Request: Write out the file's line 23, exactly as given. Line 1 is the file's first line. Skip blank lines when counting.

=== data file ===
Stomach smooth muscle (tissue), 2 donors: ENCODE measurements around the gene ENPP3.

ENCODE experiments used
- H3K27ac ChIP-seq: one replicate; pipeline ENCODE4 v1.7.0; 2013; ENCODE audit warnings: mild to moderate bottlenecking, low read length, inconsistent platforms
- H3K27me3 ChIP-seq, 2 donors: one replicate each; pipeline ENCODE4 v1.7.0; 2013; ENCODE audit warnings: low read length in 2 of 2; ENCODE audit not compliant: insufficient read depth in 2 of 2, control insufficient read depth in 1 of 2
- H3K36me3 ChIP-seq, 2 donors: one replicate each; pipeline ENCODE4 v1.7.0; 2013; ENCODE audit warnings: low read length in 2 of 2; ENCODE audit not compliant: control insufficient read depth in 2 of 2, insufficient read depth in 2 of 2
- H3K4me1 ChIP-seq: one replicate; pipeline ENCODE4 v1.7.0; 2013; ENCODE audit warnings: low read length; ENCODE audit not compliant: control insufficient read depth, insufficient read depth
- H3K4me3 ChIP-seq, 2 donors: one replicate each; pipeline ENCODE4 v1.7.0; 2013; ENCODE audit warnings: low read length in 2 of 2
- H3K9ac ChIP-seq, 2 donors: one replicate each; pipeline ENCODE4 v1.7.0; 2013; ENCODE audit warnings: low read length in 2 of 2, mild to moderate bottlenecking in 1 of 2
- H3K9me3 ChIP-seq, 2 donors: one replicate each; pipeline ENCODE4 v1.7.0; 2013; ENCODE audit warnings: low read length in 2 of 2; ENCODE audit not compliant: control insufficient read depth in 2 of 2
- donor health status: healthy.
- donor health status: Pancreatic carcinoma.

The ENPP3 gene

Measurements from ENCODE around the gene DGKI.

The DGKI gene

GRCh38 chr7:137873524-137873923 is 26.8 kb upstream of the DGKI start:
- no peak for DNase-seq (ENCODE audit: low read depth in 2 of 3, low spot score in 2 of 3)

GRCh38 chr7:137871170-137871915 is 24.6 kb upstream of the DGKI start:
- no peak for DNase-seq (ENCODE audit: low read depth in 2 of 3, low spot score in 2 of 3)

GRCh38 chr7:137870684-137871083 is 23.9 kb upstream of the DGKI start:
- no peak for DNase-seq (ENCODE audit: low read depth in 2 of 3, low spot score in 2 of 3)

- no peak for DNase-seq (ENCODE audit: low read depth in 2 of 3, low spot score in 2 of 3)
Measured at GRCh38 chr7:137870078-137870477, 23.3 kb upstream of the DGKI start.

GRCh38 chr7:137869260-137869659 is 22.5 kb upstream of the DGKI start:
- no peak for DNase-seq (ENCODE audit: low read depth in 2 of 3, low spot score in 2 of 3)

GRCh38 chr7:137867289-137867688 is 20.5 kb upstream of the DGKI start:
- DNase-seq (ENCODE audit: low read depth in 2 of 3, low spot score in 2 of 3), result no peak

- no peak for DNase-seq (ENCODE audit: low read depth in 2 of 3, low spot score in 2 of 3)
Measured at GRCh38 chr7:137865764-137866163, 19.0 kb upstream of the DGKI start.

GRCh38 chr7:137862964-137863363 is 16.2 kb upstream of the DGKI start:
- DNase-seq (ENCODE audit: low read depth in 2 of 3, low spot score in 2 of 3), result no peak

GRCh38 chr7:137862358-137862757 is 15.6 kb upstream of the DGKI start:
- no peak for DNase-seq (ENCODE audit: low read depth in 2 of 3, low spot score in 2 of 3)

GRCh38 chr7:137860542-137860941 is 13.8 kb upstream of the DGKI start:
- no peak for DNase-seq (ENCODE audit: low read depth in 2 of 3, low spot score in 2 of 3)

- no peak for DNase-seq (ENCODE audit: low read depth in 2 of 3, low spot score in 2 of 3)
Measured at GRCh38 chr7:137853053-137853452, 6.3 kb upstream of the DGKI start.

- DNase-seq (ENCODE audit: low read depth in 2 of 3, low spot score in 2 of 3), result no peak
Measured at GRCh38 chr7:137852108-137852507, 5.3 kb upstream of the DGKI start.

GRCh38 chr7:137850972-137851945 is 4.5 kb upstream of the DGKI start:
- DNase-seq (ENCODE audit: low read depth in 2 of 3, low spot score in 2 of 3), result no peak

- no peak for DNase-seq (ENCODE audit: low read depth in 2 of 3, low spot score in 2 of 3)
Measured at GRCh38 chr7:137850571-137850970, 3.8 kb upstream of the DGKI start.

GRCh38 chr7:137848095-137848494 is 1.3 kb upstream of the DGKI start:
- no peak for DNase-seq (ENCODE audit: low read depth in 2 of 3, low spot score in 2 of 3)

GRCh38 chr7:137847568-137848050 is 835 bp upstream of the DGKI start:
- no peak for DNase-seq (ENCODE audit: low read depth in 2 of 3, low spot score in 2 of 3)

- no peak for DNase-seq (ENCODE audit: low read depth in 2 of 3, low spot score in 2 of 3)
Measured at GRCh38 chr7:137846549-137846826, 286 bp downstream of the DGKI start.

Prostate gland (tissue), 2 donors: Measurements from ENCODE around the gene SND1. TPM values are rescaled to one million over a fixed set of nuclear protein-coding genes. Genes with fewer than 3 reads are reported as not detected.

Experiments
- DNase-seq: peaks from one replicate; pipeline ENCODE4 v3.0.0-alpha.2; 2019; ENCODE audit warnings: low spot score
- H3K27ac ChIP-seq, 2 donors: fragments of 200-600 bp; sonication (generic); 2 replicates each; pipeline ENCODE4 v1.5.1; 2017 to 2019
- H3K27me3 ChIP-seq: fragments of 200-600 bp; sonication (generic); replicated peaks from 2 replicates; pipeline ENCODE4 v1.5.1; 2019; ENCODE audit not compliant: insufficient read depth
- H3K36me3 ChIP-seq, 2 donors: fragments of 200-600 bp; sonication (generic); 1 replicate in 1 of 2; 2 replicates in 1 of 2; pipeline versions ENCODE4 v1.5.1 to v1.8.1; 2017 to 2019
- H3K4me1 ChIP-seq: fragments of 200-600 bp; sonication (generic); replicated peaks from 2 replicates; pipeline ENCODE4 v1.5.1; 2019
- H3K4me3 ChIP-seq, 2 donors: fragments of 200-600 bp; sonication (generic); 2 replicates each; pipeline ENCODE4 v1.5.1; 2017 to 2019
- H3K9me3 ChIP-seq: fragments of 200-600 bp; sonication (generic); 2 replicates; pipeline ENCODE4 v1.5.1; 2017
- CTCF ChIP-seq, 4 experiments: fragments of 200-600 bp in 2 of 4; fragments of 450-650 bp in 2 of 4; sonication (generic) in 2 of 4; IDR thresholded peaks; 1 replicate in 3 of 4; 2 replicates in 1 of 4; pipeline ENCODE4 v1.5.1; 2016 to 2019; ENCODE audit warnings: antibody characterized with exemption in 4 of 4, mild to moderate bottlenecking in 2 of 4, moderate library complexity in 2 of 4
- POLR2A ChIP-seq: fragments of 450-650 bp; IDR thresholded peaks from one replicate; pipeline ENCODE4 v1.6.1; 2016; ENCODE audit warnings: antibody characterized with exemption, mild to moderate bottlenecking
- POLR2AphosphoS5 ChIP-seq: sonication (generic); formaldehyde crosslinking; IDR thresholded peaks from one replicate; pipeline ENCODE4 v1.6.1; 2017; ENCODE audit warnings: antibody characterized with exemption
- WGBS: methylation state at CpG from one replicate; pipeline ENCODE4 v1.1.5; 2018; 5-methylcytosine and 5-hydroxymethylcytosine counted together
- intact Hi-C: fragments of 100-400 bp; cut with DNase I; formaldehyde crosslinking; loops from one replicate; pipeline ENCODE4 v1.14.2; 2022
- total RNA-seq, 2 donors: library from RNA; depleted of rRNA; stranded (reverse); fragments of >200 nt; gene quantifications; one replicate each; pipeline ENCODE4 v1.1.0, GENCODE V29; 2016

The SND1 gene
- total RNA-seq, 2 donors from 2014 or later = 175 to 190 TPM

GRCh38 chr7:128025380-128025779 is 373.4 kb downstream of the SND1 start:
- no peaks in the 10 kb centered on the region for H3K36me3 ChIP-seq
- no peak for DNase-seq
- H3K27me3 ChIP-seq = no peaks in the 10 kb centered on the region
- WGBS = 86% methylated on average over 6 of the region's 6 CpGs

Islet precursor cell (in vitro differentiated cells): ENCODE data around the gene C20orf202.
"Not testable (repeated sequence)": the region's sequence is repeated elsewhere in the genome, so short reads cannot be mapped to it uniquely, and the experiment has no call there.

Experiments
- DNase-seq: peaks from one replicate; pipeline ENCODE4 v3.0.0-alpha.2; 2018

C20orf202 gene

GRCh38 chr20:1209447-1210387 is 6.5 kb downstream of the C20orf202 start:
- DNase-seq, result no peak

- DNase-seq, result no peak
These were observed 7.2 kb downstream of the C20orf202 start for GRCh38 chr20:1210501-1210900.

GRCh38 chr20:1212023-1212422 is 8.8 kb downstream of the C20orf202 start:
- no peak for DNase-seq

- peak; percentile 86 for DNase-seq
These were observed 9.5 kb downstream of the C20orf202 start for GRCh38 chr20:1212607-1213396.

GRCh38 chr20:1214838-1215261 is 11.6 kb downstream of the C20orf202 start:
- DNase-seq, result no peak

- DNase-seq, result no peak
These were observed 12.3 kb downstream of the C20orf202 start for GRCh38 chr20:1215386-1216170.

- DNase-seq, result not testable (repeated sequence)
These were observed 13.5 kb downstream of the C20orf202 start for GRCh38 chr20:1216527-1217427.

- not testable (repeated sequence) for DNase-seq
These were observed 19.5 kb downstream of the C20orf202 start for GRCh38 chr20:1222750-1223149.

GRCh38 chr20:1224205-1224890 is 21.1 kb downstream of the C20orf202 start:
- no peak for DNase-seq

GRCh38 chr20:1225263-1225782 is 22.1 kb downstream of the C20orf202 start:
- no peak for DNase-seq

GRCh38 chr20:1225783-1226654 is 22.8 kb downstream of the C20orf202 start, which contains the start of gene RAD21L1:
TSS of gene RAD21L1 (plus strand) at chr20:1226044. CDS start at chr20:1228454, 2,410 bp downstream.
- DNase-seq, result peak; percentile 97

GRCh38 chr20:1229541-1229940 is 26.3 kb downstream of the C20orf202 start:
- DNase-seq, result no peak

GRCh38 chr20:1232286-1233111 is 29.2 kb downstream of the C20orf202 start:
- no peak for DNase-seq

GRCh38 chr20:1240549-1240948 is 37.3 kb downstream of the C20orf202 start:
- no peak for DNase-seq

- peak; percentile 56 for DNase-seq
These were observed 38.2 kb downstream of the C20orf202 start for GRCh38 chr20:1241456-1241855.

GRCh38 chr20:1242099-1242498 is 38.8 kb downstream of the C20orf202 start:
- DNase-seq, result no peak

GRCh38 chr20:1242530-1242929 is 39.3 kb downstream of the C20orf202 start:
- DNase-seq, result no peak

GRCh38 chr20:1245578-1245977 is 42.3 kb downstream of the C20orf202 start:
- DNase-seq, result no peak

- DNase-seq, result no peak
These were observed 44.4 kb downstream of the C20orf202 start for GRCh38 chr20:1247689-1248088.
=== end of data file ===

GRCh38 chr7:137869260-137869659 is 22.5 kb upstream of the DGKI start: